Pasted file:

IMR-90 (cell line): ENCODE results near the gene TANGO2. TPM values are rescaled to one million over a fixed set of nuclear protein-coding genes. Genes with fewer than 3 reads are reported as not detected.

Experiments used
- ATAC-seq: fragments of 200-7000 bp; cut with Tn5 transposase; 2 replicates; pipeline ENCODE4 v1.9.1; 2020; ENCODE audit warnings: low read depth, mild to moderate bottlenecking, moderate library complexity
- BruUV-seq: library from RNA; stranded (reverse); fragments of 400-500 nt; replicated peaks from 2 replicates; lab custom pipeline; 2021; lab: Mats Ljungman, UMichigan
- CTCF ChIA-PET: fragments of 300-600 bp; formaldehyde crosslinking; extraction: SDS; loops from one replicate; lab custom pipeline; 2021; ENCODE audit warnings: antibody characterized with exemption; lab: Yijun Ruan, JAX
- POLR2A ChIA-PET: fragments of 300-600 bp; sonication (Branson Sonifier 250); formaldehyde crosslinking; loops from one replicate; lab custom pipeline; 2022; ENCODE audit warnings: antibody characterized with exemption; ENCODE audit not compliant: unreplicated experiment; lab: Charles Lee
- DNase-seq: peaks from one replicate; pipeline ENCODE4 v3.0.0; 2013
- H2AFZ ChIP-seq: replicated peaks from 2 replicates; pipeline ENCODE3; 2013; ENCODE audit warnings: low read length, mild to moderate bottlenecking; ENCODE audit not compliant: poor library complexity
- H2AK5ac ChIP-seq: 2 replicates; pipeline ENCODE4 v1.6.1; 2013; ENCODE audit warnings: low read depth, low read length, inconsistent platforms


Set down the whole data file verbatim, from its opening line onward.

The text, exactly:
IMR-90 (cell line): ENCODE results near the gene TANGO2. TPM values are rescaled to one million over a fixed set of nuclear protein-coding genes. Genes with fewer than 3 reads are reported as not detected.

Experiments used
- ATAC-seq: fragments of 200-7000 bp; cut with Tn5 transposase; 2 replicates; pipeline ENCODE4 v1.9.1; 2020; ENCODE audit warnings: low read depth, mild to moderate bottlenecking, moderate library complexity
- BruUV-seq: library from RNA; stranded (reverse); fragments of 400-500 nt; replicated peaks from 2 replicates; lab custom pipeline; 2021; lab: Mats Ljungman, UMichigan
- CTCF ChIA-PET: fragments of 300-600 bp; formaldehyde crosslinking; extraction: SDS; loops from one replicate; lab custom pipeline; 2021; ENCODE audit warnings: antibody characterized with exemption; lab: Yijun Ruan, JAX
- POLR2A ChIA-PET: fragments of 300-600 bp; sonication (Branson Sonifier 250); formaldehyde crosslinking; loops from one replicate; lab custom pipeline; 2022; ENCODE audit warnings: antibody characterized with exemption; ENCODE audit not compliant: unreplicated experiment; lab: Charles Lee
- DNase-seq: peaks from one replicate; pipeline ENCODE4 v3.0.0; 2013
- H2AFZ ChIP-seq: replicated peaks from 2 replicates; pipeline ENCODE3; 2013; ENCODE audit warnings: low read length, mild to moderate bottlenecking; ENCODE audit not compliant: poor library complexity
- H2AK5ac ChIP-seq: 2 replicates; pipeline ENCODE4 v1.6.1; 2013; ENCODE audit warnings: low read depth, low read length, inconsistent platforms